Unprecedented Arctic ozone loss in 2011

Nature. 2011 Oct 2;478(7370):469-75. doi: 10.1038/nature10556.


Chemical ozone destruction occurs over both polar regions in local winter-spring. In the Antarctic, essentially complete removal of lower-stratospheric ozone currently results in an ozone hole every year, whereas in the Arctic, ozone loss is highly variable and has until now been much more limited. Here we demonstrate that chemical ozone destruction over the Arctic in early 2011 was--for the first time in the observational record--comparable to that in the Antarctic ozone hole. Unusually long-lasting cold conditions in the Arctic lower stratosphere led to persistent enhancement in ozone-destroying forms of chlorine and to unprecedented ozone loss, which exceeded 80 per cent over 18-20 kilometres altitude. Our results show that Arctic ozone holes are possible even with temperatures much milder than those in the Antarctic. We cannot at present predict when such severe Arctic ozone depletion may be matched or exceeded.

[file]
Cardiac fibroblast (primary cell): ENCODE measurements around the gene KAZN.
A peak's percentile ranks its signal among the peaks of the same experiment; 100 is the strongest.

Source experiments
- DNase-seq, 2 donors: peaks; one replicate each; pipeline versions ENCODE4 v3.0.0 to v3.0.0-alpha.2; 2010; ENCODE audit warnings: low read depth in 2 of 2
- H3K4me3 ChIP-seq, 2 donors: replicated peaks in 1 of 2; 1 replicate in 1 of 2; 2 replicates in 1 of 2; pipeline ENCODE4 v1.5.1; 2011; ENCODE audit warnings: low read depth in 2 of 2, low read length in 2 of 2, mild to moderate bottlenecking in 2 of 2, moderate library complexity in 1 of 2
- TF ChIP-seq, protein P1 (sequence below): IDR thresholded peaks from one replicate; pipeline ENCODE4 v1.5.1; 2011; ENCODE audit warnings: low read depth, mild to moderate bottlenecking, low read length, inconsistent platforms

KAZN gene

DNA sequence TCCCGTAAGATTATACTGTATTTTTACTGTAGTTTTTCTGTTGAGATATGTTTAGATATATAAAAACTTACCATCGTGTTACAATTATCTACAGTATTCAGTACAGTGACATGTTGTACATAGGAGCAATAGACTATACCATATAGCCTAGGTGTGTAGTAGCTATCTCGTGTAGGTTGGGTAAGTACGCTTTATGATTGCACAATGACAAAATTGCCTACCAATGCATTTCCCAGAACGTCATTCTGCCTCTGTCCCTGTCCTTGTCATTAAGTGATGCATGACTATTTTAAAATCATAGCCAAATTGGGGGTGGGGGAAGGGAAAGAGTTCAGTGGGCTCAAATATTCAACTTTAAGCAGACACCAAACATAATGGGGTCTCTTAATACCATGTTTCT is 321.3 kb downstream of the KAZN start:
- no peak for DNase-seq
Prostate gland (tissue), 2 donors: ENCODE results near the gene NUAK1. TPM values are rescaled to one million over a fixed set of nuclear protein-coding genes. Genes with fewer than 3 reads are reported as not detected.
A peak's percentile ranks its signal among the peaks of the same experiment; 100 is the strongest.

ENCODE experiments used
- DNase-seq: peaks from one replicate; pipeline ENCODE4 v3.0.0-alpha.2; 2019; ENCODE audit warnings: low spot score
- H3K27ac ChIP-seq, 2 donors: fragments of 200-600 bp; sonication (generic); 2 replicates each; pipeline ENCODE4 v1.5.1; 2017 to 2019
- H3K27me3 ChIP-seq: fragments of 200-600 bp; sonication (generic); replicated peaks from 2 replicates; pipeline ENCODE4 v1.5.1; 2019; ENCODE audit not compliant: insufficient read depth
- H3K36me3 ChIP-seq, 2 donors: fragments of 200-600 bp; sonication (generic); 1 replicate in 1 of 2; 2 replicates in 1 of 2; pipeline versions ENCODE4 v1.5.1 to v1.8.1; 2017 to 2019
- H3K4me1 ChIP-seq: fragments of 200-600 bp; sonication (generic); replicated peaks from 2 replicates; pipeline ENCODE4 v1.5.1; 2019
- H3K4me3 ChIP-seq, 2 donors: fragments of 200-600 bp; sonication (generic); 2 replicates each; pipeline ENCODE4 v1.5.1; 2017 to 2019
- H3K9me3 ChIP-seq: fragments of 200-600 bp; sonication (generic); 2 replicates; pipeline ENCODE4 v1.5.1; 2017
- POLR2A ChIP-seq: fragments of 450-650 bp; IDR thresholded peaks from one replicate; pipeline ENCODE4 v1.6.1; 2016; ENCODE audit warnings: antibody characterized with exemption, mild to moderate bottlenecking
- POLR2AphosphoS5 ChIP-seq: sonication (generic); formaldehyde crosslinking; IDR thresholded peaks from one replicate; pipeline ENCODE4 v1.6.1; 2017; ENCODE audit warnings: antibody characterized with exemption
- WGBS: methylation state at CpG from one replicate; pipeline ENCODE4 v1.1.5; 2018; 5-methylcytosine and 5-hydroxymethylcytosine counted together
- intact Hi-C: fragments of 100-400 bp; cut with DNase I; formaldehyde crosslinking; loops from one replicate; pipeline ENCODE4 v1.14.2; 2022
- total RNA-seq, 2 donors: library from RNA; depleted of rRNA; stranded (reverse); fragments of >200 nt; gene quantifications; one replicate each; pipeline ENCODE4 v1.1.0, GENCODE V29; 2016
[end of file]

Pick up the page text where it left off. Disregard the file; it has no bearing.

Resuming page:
Publication types

  • Historical Article
  • Research Support, Non-U.S. Gov't
  • Research Support, U.S. Gov't, Non-P.H.S.

MeSH terms

  • Antarctic Regions
  • Arctic Regions
  • Atmosphere / chemistry*
  • Chlorine / chemistry
  • Environmental Monitoring*
  • History, 20th Century
  • History, 21st Century
  • Ozone / analysis*
  • Ozone / chemistry
  • Ozone / history
  • Seasons
  • Time Factors


  • Chlorine
  • Ozone